Where to, with the Anti Graft Draft?

Article for Blog Post Writing Competition 2011 | by Stutee Nag


April 19th, 20111:53 pm


First things first, if you are looking for sections, subsections, codes and definitions regarding the anti-corruption law in a lingo that is strictly legal this is not the article for you, my friend. However, if you are looking for a witty insight regarding the whole Lokpal bill v. Jan Lokpal bill saga please feel free to hop on board.

The ride from CWG to 2G via Adarsh society has been a bumpy one and quite frankly, we have had enough. Now, I know that I haven’t really chosen an issue that can be categorised as ‘fresh’. For all I know as I sit here writing this piece your facebook account might be getting painted red in support of one Anna Hazare. However, even if not fresh it nevertheless is intriguing.

I am not here to rant about corruption either. Because, let’s face it, who the hell am I kidding? You are as much familiar with corruption as anybody else. You have been there and seen corruption pop its ugly face and make those loathsome passes at you while you are out there minding your day to day business. Like it or not, irrespective of your sex, corruption has eve teased you in the face while you have stood helplessly.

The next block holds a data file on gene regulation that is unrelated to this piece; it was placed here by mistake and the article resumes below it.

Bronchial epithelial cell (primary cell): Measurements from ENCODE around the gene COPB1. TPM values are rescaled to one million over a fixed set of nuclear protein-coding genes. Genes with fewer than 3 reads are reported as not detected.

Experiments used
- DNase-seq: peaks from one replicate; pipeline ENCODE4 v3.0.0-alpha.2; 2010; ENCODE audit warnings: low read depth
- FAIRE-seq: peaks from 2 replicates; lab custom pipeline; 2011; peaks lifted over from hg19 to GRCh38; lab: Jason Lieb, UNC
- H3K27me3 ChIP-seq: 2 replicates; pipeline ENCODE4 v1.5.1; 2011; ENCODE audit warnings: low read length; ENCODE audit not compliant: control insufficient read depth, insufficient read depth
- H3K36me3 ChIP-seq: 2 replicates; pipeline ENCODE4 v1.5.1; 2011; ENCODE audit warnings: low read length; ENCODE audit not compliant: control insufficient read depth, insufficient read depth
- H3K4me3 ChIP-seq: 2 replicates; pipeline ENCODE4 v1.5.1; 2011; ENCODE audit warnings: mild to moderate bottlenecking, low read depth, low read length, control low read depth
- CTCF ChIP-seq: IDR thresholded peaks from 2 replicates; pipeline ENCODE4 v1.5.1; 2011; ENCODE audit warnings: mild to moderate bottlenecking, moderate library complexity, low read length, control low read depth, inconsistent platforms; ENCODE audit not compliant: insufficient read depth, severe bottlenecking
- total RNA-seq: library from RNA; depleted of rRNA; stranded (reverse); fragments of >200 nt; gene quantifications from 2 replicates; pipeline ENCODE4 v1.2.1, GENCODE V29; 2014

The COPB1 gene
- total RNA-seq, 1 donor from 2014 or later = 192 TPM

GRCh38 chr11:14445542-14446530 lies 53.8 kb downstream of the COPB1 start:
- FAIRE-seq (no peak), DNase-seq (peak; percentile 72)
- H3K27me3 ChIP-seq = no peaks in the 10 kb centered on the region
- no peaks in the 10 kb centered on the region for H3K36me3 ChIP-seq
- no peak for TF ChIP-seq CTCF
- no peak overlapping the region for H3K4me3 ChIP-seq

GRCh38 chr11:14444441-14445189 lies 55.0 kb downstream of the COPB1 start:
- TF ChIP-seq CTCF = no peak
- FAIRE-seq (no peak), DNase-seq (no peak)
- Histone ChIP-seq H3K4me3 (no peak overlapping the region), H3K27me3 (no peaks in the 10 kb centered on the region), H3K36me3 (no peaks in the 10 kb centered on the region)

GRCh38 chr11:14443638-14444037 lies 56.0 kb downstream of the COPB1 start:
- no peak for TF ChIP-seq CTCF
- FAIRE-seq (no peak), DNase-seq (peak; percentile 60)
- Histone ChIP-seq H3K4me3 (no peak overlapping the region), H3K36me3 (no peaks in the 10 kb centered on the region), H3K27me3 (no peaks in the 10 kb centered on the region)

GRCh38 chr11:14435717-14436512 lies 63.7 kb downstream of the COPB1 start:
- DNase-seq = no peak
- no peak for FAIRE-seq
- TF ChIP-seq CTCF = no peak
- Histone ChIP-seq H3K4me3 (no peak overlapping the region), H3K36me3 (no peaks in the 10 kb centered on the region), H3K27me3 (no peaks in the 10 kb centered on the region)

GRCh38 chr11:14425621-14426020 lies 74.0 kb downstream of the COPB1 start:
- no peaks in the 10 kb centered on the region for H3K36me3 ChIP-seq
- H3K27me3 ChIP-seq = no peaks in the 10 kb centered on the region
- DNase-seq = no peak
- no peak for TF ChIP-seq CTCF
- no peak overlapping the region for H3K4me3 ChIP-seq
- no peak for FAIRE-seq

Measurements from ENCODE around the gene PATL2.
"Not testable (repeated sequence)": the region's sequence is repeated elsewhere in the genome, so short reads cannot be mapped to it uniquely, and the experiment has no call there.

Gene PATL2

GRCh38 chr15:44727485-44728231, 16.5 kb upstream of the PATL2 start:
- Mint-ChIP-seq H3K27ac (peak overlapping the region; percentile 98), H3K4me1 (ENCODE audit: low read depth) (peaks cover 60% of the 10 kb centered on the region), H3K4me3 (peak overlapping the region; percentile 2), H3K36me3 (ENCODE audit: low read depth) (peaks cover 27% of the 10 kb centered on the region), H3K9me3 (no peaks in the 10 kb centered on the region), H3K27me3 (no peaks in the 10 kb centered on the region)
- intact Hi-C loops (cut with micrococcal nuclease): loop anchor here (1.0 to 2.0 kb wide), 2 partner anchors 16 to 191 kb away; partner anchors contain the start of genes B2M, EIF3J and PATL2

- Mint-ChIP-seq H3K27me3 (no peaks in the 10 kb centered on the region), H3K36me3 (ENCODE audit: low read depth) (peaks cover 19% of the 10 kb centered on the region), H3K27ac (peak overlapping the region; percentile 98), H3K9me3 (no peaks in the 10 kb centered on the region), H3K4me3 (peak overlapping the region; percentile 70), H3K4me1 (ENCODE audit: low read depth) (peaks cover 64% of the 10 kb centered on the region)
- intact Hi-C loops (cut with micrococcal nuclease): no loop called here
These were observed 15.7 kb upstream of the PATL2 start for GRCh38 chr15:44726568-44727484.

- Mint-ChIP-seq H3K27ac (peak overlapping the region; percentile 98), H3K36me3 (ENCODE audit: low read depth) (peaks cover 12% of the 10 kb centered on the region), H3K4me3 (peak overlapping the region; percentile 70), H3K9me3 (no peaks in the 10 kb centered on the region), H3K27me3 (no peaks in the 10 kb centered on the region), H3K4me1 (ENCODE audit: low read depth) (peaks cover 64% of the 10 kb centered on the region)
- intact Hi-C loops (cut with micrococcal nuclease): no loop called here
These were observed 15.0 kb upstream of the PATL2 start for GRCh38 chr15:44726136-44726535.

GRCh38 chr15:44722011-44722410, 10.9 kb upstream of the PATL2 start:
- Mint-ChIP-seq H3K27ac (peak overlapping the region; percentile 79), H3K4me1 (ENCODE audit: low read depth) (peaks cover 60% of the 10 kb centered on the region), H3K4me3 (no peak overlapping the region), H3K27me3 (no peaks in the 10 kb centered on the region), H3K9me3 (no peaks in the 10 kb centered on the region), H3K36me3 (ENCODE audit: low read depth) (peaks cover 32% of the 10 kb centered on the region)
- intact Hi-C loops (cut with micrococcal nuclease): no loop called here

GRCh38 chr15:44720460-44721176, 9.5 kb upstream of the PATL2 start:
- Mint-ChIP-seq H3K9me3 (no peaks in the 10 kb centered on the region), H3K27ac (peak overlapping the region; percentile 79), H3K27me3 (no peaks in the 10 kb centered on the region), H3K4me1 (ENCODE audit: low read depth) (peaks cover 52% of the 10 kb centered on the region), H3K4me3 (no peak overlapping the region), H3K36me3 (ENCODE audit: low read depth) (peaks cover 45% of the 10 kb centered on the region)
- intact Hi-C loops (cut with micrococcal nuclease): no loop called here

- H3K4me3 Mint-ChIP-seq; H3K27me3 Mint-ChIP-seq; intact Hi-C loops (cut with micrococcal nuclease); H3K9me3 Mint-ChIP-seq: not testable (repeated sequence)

However, the national mood of revulsion is building and it won’t be long before we see the defaulters pay through nose. The precedent that Anna Hazare has set in gathering such massive support in such less time speaks for itself. He has successfully waged a war against graft and is definitely sending a clear message that he is going to nip it at the bud which indeed is a very welcome move.